DigiLit Sunday is a Sunday post on literacy, an invitation by Margaret Simon, to share literacy strategies and tools for the classroom. This week’s list of bloggers: Sunday, September 21, 2014.
What I learned on Twitter on Sunday….
Tips for Using Google Apps on the iPad
To keep up with all news Google Drive, follow their blog: Google Drive
or the official Google Blog
1. Five Tips for Google + iPad: Click here to go to article: Tips
5 Tips for Using Google Apps on an iPad http://t.co/sI11ja1S1W
— The Daring Librarian (@GwynethJones) September 21, 2014
1. Download Google Apps: Install all of the featured apps on this page: Google Apps for iOS. All of Google’s mobile apps work as a team. Links will open in Chrome instead of Safari.
2. Google Search App: Enable hands-free, voice search trigger for the Google Search app.
Now simply say, “Okay, Google,” your device will beep, and start “listening” for your search query. If you ask a question, Google will read the answer back to you! Think of how much this can help students. “Okay, Google,” can be enabled in Google Chrome on the desktop. Chrome on the iPad can also do voice search, but not “Okay, Google.”
3. gMail App: Use the gMail app, not the native iOS Mail app, which sucks up your storage space. The Gmail app is better, faster, and is cloud-based. The Gmail app will also let you connect multiple gmail accounts. If you don’t have a personal gMail account, consider getting one for all the benefits of the spam filters, speed, and the other apps associated with it.
4. Use a Google Calendar App: Google Desktop Calendar plays nicely with most other calendar applications out there, but to get the gcal functionality you have on the desktop, use a Google Calendar app. Although Google does not offer an official Google Calendar app for the iPad, choose one with gcal functionality. Kasey recommends Sunrise (free) or Calendars 5 by Readdle ($6.99).
5. Google+ Google Plus is currently the fastest growing social network. With Google+ app on your iOS device you can auto-backup your photos and videos to Google! What is the number one storage hog on iPads? photos and videos. Let Google+ back up to your Google+ account.
Also, Google+ is builds your personal learning network and your collaboration with like-minded educators. Kasey’s 5 Reasons Educators Should Use Google Plus.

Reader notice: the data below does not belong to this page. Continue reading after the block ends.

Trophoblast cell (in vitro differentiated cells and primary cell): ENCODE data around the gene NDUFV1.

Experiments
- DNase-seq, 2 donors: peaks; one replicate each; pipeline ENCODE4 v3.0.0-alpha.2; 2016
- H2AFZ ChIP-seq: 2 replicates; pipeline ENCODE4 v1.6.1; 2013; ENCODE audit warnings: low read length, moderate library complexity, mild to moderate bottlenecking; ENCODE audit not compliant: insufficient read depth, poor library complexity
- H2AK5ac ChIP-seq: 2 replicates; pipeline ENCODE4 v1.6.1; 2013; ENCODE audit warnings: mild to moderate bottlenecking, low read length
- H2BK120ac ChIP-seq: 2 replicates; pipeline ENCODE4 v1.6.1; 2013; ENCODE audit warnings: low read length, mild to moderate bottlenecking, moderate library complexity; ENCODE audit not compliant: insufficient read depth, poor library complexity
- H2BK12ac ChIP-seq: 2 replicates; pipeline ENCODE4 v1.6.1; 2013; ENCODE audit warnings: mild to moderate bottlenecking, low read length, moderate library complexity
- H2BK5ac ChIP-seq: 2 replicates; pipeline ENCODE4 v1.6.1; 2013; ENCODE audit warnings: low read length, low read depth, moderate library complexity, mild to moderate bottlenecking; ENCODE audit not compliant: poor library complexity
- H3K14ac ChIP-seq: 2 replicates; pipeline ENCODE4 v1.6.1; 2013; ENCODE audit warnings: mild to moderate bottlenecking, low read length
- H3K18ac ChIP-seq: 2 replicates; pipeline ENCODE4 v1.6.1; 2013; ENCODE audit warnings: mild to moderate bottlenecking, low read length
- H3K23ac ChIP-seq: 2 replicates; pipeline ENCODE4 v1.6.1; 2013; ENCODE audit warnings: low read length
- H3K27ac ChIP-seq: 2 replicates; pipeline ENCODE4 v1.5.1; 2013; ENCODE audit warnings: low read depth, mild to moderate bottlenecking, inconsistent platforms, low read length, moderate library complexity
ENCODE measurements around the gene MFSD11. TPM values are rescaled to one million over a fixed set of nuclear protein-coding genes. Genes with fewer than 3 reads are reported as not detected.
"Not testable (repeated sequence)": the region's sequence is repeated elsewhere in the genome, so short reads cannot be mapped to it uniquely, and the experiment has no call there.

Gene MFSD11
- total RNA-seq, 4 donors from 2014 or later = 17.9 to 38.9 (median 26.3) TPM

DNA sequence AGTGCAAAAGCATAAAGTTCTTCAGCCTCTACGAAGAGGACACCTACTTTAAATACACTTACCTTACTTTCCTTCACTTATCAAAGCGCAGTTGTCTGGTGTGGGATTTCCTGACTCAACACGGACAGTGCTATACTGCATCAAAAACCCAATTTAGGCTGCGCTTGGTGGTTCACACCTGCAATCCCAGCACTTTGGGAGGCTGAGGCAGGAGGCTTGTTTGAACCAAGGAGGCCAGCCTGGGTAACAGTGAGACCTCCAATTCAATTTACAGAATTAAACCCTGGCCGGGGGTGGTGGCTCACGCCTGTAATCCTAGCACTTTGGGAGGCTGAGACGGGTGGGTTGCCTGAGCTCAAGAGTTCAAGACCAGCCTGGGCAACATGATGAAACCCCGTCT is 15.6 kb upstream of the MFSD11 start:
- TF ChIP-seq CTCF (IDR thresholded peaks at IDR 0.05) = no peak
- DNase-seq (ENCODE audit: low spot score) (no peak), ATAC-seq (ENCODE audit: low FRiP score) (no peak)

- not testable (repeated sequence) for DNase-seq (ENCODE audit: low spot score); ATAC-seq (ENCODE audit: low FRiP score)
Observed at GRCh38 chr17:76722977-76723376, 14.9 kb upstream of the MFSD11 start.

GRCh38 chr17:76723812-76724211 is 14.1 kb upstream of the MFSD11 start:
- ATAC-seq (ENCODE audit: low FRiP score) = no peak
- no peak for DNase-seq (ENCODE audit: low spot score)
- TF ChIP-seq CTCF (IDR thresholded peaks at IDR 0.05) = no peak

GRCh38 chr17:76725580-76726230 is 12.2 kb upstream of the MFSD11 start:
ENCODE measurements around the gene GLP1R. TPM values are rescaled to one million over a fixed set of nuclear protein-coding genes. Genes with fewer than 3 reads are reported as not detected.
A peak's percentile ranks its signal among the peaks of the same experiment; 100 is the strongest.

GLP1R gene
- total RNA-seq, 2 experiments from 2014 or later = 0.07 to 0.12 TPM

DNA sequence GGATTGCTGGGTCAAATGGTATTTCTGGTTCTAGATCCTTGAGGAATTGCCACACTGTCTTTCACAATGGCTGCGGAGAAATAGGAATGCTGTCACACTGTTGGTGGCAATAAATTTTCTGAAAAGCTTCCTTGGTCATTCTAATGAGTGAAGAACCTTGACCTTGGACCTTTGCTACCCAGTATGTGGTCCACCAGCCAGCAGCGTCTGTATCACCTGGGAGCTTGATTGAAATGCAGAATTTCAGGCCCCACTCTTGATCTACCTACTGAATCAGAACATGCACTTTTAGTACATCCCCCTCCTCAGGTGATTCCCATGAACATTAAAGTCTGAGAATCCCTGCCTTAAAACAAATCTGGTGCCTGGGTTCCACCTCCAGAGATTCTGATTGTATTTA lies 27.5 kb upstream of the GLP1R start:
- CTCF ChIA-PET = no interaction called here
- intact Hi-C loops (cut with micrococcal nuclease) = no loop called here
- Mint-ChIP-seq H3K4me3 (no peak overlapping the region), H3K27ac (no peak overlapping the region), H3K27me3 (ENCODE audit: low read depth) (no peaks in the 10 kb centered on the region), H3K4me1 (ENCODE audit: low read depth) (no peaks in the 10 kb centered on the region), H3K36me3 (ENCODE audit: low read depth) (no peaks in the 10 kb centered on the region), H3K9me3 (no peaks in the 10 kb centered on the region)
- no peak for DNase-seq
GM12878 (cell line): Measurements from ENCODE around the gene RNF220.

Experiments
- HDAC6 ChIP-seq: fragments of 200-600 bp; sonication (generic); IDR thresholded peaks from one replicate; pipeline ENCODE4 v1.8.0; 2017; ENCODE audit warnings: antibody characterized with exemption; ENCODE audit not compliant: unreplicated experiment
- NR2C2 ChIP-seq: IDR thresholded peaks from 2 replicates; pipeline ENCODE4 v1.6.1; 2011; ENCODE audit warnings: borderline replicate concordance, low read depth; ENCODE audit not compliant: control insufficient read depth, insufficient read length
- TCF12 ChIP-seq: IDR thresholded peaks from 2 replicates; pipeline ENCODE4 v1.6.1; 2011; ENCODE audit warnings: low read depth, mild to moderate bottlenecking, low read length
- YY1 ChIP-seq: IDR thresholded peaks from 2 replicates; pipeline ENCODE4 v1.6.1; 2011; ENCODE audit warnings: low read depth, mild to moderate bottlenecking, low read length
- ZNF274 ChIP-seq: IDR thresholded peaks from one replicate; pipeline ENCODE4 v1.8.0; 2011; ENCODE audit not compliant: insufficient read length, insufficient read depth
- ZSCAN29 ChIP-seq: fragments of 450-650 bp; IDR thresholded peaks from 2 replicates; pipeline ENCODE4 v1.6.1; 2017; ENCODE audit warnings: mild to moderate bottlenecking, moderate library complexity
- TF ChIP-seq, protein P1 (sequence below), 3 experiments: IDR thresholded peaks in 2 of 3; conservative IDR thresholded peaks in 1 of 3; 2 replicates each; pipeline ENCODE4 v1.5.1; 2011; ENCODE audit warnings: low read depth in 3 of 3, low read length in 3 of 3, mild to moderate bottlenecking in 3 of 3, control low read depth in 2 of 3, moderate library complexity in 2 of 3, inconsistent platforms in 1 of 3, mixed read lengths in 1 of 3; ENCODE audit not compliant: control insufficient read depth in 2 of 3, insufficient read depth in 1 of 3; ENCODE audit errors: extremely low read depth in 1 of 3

2. Add images to Google Docs on the iPad
Watch the video in the link; read the directions.
1. Chrome app works best.
2. In Chrome choose “mobile site” and go to drive.google.com to log in.
3. Create a new document– stay in Chrome; don’t go to the Drive app.
4. Choose Document and add a title, click create.
5. This is the important part: When the page loads with your new document, click on ‘Desktop’ for the page mode type at the bottom of the page. See bottom of above image.
6. Now you can click “insert —> image” from the menu. [screenshot]
7. Click the blue Add Image button in the middle of the pop-up that appears. Choose Camera Roll. [screenshot]
8 Choose your picture.
3. Google Drive’s Magic ‘i’ — the iPad and Google = Collaboration
— Sue Gorman (@sjgorman) September 8, 2014
On the desktop, when you click a document [pdf, slides, document, spreadsheets] in the list on your Drive, the new Drive asks “Open-in” from which you can open virtually any document.
How do you get to the “open-in” on your iPad?
When you click the “i” button in an iPad app, you discover the choice to “Open in.“ Almost any product you make on the iPad can be uploaded to Google Drive and housed in the cloud.
Example: Students [or teachers] create an iMovie. They go to Google Drive, choose the upload button and then upload that iMovie from the camera roll into their Drive accounts using the “Open in” choice. They can share that file and/or movie/photo with their peer from Google Drive, and now the students can collaborate in iMovie — or what ever app file you’re working with.
As you can see, I’ve added to my knowledge from the experts on Twitter, where anyone is an expert if you know an answer to the questions asked. It’s an open forum that levels the field: experts and novices become collaborators with their own expertise.
Sunday, I focused on learning about Google Apps with the iPad since our teachers use their iPads with our Google Apps for Education.
How do you start Twitter? Start with a personal account. Here are several resources:
As Steve Jobs said, “Just ask.” What are your questions?
Please remember this is a school-related site. Model digital citizenship. Thank you.